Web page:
} catch (InterruptedException e) {
            throw new IOException(e);
          }
        }
        else count += n;
      }
    }
  }
}

EXCEPTION:

java.io.IOException: Broken pipe
    at sun.nio.ch.FileDispatcher.write0(Native Method)
    at sun.nio.ch.FileDispatcher.write(FileDispatcher.java:39)
    at sun.nio.ch.IOUtil.writeFromNativeBuffer(IOUtil.java:72)
    at sun.nio.ch.IOUtil.write(IOUtil.java:43)
    at sun.nio.ch.SinkChannelImpl.write(SinkChannelImpl.java:149)
    at com.niostuff.util.GCLogInterceptor.fileModified(GCLogInterceptor.java:180)
    at net.contentobjects.jnotify.linux.JNotifyAdapterLinux$WatchData.notifyFileModified(Unknown Source)
    at net.contentobjects.jnotify.linux.JNotifyAdapterLinux.notifyChangeEvent(Unknown Source)
    at net.contentobjects.jnotify.linux.JNotifyAdapterLinux$1.notify(Unknown Source)
    at net.contentobjects.jnotify.linux.JNotify_linux.callbackProcessEvent(Unknown Source)
    at net.contentobjects.jnotify.linux.JNotify_linux.nativeNotifyLoop(Native Method)
    at net.contentobjects.jnotify.linux.JNotify_linux.access$000(Unknown Source)
    at net.contentobjects.jnotify.linux.JNotify_linux$1.run(Unknown Source)
share|improve this question
1  
How do you expect any help without posting your code? –  Jim Garrison Mar 25 '12 at 4:22
    
@JimGarrison Sorry but the code is huge with many ramifications. That's the problem, but the basic operation as I described is there. A broken pipe is a terrible error because it tells you nothing about the problem. I guess a good reason to stay away pipes and use non-blocking queues. –  chrisapotek Mar 25 '12 at 4:40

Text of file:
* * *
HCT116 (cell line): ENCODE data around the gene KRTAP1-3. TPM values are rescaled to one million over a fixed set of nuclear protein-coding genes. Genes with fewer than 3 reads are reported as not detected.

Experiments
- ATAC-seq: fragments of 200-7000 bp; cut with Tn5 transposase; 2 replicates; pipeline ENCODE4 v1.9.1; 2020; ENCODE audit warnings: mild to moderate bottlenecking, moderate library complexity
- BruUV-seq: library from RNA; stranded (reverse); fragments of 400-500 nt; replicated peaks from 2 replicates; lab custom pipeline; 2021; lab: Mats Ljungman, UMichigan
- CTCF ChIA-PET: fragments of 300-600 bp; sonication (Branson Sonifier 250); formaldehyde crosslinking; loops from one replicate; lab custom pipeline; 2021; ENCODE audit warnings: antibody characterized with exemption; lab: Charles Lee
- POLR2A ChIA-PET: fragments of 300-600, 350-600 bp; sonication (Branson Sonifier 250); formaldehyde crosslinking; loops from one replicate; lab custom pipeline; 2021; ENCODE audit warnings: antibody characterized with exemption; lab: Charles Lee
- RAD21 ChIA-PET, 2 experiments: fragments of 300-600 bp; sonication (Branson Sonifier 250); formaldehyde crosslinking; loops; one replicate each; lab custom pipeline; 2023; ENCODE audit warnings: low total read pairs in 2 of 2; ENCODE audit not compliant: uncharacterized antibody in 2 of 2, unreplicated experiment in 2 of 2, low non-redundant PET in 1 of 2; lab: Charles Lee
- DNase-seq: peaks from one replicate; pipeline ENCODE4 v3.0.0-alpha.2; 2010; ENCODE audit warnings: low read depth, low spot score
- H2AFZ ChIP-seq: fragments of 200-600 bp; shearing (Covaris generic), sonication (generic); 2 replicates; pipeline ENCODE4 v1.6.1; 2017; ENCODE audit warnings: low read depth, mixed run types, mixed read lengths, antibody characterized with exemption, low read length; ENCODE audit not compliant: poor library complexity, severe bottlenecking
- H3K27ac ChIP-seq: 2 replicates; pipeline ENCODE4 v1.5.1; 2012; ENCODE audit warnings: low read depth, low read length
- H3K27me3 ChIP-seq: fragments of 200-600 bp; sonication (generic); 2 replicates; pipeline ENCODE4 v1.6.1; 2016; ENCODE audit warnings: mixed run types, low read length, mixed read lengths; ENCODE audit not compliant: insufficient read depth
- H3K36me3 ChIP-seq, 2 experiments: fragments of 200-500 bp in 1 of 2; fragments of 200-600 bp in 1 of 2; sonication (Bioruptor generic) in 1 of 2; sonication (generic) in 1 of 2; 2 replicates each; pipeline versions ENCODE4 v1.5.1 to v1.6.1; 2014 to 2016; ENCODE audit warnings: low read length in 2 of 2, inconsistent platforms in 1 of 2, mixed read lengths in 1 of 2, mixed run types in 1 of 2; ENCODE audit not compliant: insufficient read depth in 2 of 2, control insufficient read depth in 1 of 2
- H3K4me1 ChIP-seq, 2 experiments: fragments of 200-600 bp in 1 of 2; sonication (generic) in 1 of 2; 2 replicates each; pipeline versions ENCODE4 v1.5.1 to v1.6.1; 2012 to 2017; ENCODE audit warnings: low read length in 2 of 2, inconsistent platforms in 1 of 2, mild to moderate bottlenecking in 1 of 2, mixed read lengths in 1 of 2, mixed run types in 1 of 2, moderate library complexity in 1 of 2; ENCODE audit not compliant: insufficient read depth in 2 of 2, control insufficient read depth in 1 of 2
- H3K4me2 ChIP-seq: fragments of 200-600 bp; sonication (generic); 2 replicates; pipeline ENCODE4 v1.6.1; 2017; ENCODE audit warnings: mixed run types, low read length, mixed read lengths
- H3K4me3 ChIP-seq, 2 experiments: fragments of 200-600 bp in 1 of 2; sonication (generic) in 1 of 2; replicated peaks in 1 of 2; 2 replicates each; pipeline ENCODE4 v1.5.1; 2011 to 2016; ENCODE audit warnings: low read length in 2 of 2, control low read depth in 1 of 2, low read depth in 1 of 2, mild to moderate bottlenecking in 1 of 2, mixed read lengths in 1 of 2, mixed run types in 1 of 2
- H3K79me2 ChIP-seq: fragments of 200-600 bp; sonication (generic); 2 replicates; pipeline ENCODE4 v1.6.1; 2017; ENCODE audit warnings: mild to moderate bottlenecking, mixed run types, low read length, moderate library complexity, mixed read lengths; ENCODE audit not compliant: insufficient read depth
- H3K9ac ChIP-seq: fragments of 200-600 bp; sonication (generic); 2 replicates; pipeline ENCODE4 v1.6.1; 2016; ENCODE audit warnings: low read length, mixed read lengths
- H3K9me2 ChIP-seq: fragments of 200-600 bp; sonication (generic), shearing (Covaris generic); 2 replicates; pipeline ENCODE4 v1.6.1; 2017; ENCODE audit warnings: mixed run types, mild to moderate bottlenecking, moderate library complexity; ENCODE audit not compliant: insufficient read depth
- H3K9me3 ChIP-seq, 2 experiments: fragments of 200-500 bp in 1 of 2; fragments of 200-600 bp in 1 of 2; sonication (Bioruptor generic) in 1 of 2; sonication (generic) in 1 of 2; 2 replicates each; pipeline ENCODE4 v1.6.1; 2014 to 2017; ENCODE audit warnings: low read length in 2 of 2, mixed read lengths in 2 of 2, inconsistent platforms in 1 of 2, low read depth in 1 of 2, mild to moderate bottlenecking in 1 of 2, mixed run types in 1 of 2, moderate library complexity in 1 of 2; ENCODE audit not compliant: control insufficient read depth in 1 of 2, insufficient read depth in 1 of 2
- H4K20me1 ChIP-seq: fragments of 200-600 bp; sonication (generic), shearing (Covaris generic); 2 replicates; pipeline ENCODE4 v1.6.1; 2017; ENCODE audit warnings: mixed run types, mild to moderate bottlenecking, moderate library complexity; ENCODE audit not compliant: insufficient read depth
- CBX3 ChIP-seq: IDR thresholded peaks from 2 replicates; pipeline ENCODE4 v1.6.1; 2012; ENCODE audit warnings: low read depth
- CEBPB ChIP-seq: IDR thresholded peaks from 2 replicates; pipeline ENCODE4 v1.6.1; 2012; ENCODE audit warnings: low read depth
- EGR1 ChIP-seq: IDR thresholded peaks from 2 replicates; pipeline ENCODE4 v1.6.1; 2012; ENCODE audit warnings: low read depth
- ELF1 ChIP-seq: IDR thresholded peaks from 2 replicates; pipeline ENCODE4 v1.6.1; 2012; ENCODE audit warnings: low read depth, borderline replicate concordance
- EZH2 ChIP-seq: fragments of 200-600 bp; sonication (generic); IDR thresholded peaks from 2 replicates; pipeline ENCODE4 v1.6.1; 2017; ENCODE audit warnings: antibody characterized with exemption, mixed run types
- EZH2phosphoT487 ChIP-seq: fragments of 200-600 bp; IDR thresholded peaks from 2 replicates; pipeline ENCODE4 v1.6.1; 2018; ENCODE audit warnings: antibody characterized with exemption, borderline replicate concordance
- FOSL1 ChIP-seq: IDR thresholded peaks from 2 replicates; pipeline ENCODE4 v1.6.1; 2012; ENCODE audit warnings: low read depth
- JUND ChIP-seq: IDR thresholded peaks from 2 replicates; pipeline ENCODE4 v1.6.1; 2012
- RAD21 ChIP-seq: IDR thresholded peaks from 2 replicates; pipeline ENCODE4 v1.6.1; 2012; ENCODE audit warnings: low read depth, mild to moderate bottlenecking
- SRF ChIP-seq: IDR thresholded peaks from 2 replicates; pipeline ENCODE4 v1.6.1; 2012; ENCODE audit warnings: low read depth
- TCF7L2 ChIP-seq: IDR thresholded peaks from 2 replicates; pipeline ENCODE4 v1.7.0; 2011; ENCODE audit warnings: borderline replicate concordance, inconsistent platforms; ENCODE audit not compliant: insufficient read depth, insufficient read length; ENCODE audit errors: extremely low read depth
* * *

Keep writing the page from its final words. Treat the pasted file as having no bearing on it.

@chrisapotek - if the code is too large, cut it down into something smaller that still has the problem. –  Stephen C Mar 25 '12 at 4:43
    
@StephenC I pretty much followed what was described here: stackoverflow.com/questions/9852774/… –  chrisapotek Mar 25 '12 at 4:52
    
You mention passing the "sink" to a writer thread. Is that a typo for a reader thread? If not, then of course a write into the pipe will get an error if there are no readers. –  Jim Mar 25 '12 at 5:14

1 Answer 1

up vote 0 down vote accepted

Ok, so I found the problem. First thanks for everyone trying to help. Hopefully you will learn from my mistake. The chain of events were:

1 - I was not draining the receiving buffer (the one the source channel reads into) and it eventually got full.

2 - Now that it is full, pipeSourceChannel.read(readBuffer) returns 0 bytes. There is data to be read but It can't read on a full buffer.

3 - That caused the channel to be closed (i was doing that myself on bytesRead == 0) and the BrokenPipe.

One lesson I learned here: PIPES are tricky. I would think that non-blocking concurrent queues are much simpler to use like this guy here once mentioned: Java NIO Pipe vs BlockingQueue

share|improve this answer
1  
Sounds like I was debugging the wrong parts all the time =D. Good to hear you got it solved, I'll delete my answer so any future visitors in this question won't get confused. –  esaj Mar 25 '12 at 18:59
    
That's not a problem with NIO pipes specifically, it is just incorrect usage of NIO in general. You always have to compact or clear the read buffer. –  EJP Mar 25 '12 at 20:49
    
@EJP I agree. But I think non-blocking queues are simpler to implement with the same results. Not sure about performance comparison between them, but you can check what I did here: stackoverflow.com/a/9863066/962872 –  chrisapotek Mar 25 '12 at 21:26
1  
I agree. I've used pipes exactly once since 1997, and I took them out for a Queue. I really cannot see the point. –  EJP Mar 25 '12 at 21:30